Thank you to Alex Chapin

After 14 years at Middlebury College supporting the curricular use of technology, Alex Chapin will be moving on to fill the role of Executive Director of Academic Technology at the University of North Carolina at Charlotte. This is an amazing opportunity for him, and we wish him all the best.

On Friday, a group of us met to congratulate Alex and share some of our thoughts and experiences. It seems only fitting that some of these be shared in this blog. Please feel free to comment and contribute your own.

From Mary Ellen Bertolini:

I don’t exactly have an Alex story.  Instead, I have two apologies.

First to Alex:

I am sorry not to be there today to bid you fare well. You will be with me in my class this morning because I will probably be using a technology you taught me. You will be in each class that I teach for a very long time.

To everyone else:

Please forgive me for writing a really nice letter in support of Alex. What was I thinking? Was I insane?  It will be hard for us to lose Alex’s expertise in technology. More difficult than that will be losing the gentleness and generosity of Alex’s soul.

Alex, may this new opportunity bring you all the happiness you deserve.

Fondly,

Mary Ellen

From Órlaith Creedon:

Alex Chapin was my first contact on campus after having arrived. I attended a seminar for new faculty members on technology led by Shel Sax. To be honest, I was out of my league. The other faculty members — physics, media studies, geology, geography — were very familiar not only with the programs but with the terminology at play. Alex came the first afternoon, and as soon as he began speaking, it was as though a translator were speaking in my ear. Alex’s approach is hands-on and derivative in a non-patronizing way. He has a sense of what faculty members need to do in order to meet student expectations: he is the missing link, of course, because — often — the faculty member doesn’t know how to make that technological link between “savoir” and “faire.” Alex is always at the ready — for both advanced AND JUNIOR faculty (j’insiste là-dessus!)– and no project is either too small (“how do i upload my file to middfiles?”) or too big (migration of email systems). In short, Alex has served as both assistant and liaison, as representative and tutor. He will be replaced with difficulty, and missed greatly.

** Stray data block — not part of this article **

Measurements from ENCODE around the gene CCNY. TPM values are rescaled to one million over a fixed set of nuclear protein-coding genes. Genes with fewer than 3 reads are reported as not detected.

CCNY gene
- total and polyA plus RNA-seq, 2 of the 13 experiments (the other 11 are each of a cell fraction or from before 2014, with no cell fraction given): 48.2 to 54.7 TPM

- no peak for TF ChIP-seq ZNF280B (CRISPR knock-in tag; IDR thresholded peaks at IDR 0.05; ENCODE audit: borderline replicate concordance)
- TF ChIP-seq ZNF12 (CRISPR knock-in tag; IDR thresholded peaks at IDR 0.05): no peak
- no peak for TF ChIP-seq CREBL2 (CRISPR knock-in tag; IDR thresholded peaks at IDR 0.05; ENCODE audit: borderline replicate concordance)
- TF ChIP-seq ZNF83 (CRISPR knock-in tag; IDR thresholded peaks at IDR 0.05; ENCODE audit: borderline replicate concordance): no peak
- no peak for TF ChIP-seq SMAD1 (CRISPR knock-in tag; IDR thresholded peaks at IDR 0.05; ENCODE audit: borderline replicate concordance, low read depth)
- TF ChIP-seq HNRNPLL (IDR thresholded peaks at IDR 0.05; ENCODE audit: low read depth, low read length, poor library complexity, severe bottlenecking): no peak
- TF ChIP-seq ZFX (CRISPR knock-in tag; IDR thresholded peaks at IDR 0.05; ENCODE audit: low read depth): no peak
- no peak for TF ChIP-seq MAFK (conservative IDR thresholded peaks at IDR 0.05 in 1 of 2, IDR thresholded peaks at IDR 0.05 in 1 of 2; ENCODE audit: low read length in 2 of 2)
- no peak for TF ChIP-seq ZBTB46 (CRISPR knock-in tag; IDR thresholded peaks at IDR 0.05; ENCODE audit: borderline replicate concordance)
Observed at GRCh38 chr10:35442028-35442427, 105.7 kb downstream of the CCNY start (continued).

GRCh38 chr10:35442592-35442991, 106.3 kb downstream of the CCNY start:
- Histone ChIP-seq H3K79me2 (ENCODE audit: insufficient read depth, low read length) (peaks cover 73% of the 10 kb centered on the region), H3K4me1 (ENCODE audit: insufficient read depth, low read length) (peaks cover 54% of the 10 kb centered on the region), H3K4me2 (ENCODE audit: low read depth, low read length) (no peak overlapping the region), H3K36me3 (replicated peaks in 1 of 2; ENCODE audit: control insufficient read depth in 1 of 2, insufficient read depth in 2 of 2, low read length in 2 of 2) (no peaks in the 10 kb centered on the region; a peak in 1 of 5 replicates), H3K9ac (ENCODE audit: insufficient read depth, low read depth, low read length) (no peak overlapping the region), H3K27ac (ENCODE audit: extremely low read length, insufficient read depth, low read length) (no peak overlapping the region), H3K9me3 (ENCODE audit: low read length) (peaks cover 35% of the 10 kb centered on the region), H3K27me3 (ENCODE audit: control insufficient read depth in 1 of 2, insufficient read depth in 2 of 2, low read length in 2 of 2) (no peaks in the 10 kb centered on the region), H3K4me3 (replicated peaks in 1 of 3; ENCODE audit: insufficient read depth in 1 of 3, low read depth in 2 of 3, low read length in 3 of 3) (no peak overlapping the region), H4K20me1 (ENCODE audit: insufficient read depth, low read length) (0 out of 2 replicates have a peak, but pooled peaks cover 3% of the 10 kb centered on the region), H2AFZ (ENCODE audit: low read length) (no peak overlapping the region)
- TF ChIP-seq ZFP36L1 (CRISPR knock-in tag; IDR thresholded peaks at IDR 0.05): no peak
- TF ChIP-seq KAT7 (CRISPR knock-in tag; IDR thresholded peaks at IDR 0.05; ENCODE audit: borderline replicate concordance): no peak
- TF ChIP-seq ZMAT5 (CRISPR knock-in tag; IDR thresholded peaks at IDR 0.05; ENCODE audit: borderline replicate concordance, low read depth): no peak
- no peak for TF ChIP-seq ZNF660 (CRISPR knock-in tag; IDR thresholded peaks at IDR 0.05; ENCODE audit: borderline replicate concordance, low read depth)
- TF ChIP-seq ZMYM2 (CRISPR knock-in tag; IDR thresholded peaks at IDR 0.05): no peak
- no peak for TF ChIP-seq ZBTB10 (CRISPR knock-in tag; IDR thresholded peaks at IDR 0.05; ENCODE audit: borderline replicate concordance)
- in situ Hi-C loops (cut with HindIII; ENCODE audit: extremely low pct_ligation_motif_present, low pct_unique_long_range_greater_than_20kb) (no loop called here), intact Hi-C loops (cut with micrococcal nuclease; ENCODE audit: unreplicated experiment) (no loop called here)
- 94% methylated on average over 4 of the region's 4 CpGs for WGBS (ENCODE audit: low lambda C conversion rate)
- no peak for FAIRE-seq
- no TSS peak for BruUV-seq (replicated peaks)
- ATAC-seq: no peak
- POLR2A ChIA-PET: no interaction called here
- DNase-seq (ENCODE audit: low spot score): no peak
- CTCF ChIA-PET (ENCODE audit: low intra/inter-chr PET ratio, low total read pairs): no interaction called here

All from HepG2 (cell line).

…and not just because I still fear WordPress!

OC

From Nancy O‘Connor (retired faculty leaving in Florida by the Gulf of Mexico now!

I don’t exactly have a “story” to recount about Alex, but I do remember, as chair of the department at that time, interviewing him when he came to campus what? must be 17 years ago or more… I was very impressed with him at the time, and felt immediately that he was someone who would not only be very competent in his job but huge fun to work with. I was right: Alex has not changed. he has always been a workaholic, always eager and enthusiastic about whatever he was doing or trying to talk you into doing (usually successfully); infinitely patient, he never complained or even seemed to notice when you asked him the same dumb question every couple of months. He was immensely helpful to me and to the French Department in helping us to set up our on-line placement test and many course websites. He will be sorely missed, but our loss is the University of North Carolina at Charlotte’s gain. Au revoir Alex, merci, et bonne chance!

From Brigitte Humbert :

I don’t have any specific stories about Alex, but I just want to say that every time I needed his help (and that was many times, sometimes even during the week-end when I had problems with video or audio exercises for class) he was always ready to help and quick about it, and I appreciated that so very much.

From Armelle Crouzieres-Ingenthron:

I don’t know how I am going to function without Alex. Alex knows everything and always has an answer that I can understand! I especially appreciated the fact that he was so patient with my very, very basic questions about the French Placement test, access to course websites, Segue, Measure, Moodle, or WordPress, or whatever new platform we were using. Alex and I arrived at about the same time in the late nineties at Middlebury College. I am going to miss him tremendously, but I am very happy for him and wish him all the best in this new position that he truly deserves. Stay in touch, Alex!

From Carrie Rampp:

Thanks for sharing this news with me. How great for Alex! I’ve racked my brains trying to come up with a great amusing anecdote…and nothing compelling was coming to mind other than what follows….hopefully it works…I have to say, its a pretty true sentiment! Hope all is well.

A library colleague at Middlebury once said to me he had finally figured out Alex. It had taken him a long time, but he had it! He said, when Alex says something like doing a particular project would benefit faculty or would improve student learning, he’s not just talking about Middlebury, he’s talking about the WHOLE WORLD. Man, he’s a big thinker! He’s an idea guy.

 

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